Figure 3: Empirically inferred missegregation- ($\beta$), and turnover rates ($\mu / \lambda$) are displayed alongside the theoretical critical MIE curve calculated for two chromosome types (E) and all 22 autosomes (F). The interval of viable karyotypes is between one and eight copies for each chromosome type.

Future applications of the model will take advantage of a key feature of our framework – its ability to model MS of multiple chromosome types. The phenotypic consequence of gaining or losing a copy of a given chromosome is a function of what other chromosomes are in that nucleus, leading to a combinatorial explosion of phenotypic possibilities. E.g. considering up to five copies per chromosome yields 522 possible copy number states for autosomes alone. Viability of specific trisomies likely depend on the genetic background or tissue of origin of a cell [7, 8]. For example, a study analyzing chromosome arm aneuploidies of 6,977 tumours identified 88 synergistically co-occurring aneuploidy pairs as multivariate prognostic biomarkers in 58% of patients [9]. Notably, 86% of these aneuploidies were individually no significant predictors, indicating two separate MS events must happen to facilitate this synergy [9]. Melanoma cells losing a copy of chromosome 8p showed reduced fitness, yet when the same cells also gained a copy of chromosome 6p they surpass fitness of cells with neither alteration. By accounting for viable karyotype intervals of all 22 autosomes simultaneously we expect our model to predict whether populations can reach global fitness peaks or whether extinction events at local fitness valleys will prevent them from doing so.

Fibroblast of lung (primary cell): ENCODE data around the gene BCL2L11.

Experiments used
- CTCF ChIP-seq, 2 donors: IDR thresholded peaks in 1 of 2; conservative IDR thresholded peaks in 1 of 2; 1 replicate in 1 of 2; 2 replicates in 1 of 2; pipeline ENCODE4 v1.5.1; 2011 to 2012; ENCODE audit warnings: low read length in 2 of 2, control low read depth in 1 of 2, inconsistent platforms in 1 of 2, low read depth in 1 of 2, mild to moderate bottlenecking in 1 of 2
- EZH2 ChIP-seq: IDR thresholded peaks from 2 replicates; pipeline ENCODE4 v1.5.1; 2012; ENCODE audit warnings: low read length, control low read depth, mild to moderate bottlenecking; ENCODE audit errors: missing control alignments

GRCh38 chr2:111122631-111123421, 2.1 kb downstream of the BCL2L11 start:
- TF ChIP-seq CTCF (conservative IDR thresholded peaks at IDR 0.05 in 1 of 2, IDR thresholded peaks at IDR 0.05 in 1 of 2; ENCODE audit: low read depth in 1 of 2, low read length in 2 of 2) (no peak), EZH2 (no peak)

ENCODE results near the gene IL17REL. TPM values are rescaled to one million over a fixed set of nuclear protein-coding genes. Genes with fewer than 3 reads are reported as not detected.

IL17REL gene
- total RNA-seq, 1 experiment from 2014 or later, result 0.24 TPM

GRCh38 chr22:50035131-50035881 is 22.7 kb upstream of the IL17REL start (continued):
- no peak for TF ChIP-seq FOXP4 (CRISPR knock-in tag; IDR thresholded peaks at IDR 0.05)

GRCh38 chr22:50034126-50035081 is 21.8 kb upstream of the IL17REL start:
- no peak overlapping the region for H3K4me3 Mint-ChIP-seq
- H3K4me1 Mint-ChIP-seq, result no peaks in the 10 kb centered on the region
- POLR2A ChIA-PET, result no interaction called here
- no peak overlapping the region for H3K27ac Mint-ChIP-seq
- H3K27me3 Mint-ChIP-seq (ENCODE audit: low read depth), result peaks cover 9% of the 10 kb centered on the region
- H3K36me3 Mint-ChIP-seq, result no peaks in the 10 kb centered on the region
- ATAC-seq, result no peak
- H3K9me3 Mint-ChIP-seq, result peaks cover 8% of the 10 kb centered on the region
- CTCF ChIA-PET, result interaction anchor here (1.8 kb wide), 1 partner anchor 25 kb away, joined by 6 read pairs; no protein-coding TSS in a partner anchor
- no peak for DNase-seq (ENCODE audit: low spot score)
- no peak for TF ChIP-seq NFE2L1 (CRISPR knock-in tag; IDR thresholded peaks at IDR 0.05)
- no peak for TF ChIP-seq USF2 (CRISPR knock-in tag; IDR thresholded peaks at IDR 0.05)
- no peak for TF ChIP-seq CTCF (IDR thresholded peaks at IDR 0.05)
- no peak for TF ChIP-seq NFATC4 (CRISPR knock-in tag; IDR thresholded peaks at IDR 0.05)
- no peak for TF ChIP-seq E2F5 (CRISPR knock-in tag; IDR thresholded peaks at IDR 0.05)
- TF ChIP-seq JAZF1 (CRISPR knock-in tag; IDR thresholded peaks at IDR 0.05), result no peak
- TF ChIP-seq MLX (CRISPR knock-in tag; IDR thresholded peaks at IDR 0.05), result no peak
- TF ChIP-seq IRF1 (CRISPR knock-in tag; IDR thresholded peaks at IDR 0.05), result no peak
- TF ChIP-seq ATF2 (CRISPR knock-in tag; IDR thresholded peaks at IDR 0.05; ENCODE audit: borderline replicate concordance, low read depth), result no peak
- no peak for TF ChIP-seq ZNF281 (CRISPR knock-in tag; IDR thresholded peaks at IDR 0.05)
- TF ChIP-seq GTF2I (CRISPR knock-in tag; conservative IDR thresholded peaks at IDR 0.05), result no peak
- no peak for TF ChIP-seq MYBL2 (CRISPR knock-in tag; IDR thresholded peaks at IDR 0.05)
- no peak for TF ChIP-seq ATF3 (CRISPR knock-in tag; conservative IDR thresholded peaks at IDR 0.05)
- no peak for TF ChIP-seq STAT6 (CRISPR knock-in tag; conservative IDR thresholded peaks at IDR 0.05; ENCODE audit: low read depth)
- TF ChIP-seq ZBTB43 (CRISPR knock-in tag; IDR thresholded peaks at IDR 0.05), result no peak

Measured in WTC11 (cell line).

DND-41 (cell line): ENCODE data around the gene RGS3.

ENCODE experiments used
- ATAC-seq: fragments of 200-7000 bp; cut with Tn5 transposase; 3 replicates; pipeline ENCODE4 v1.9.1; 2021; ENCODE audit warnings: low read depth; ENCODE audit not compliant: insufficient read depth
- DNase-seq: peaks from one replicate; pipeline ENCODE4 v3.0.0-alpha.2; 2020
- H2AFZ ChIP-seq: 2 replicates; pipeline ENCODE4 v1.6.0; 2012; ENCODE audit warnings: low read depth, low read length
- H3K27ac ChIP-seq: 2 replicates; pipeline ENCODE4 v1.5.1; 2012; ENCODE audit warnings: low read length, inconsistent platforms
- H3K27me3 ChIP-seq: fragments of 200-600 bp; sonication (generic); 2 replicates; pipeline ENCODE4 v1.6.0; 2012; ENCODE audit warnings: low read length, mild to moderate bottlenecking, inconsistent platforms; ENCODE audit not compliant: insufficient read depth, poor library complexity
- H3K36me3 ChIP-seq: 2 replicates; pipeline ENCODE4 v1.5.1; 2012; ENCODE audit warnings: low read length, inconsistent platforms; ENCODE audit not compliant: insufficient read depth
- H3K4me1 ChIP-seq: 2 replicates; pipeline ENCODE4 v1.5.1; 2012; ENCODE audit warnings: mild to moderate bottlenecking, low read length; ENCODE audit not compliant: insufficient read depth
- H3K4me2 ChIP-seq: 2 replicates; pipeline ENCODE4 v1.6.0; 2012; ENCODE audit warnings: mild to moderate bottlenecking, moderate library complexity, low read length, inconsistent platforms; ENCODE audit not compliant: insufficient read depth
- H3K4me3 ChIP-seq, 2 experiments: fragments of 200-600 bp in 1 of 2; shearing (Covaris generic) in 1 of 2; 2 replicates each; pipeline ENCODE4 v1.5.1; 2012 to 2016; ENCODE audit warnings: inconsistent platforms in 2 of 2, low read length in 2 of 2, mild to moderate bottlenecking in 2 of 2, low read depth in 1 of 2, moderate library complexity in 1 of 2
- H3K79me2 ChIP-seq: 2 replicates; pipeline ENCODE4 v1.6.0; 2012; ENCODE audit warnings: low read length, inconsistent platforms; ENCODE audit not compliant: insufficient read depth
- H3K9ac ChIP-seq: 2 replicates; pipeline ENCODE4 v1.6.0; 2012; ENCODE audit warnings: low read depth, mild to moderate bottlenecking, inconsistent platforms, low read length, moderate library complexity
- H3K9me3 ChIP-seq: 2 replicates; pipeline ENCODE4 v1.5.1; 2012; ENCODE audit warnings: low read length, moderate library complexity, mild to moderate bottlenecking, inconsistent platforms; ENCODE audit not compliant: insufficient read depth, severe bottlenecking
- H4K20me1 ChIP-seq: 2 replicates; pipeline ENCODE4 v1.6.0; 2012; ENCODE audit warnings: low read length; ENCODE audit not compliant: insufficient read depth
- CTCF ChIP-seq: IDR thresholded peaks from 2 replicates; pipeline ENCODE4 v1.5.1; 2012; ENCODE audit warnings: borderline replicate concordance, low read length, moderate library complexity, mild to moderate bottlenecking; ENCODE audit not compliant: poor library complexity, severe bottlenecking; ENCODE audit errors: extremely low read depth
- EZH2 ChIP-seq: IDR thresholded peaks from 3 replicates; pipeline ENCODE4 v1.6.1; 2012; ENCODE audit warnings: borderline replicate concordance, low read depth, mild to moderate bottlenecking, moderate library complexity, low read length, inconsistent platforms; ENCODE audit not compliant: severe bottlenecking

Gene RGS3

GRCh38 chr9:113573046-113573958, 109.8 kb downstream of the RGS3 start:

Another key feature of this framework is the option of modeling karyotype specific MS- and turnover rates. A daughter cell after a MS event will have a large fraction of its DNA in an altered copy number state. But for a MS event to change a cell's karyotype, it is not enough for the event to happen, the cell must also survive it. The standard fate of aneuploid cells generated from a MS event is to die during interphase. The sudden genome-dosage imbalance caused by a MS event [10] induces p53-mediated cellular senescence in the subsequent G1 phase [3, 4, 5]. While cancer cells evolve to avert MS-induced cell death more proficiently, a MS still activates p53 in the G1 phase, even among cancer cells5, albeit less reliably [11]. In particular, death is elevated in cells that missegregate higher numbers of chromosomes in a single division [12]. E.g. in a study lead by Santaguida et al. only 9% of cells that missegregated chromosomes were arrested in G1, while remaining 80 percent continued to divide [11]. What factors govern a cell's risk to die after an MS are still largely unknown. One contributing factor is what % of the genome has been altered in a missegregating cell. Single cell sequencing of cells arrested in the interphase immediately following the mitosis during which chromosome MS was induced, revealed genomic imbalances involving more than 20% of their genomes. In contrast, aneuploid cells that still divided harbored genomic imbalances, which involved less than 5% of their genomes [11].

Accounting for heterogeneity in MS and turnover rates can possible overcome shortcoming of prior models of chromosome MSs. One of these limitations is that given enough time, prior models will eventually converge onto the same near-triploid optimal karyotype [13], despite considerable variability among founder cells' karyotype state or WGD status. This does not align with experimental observations [14, [15]. Prior models do not explain the wide distributions of ploidies observed in-vitro and in-vivo [13, 16]. The placement of tumors within these ploidy distributions is of predictive and prognostic relevance [4, 17, 18, 19].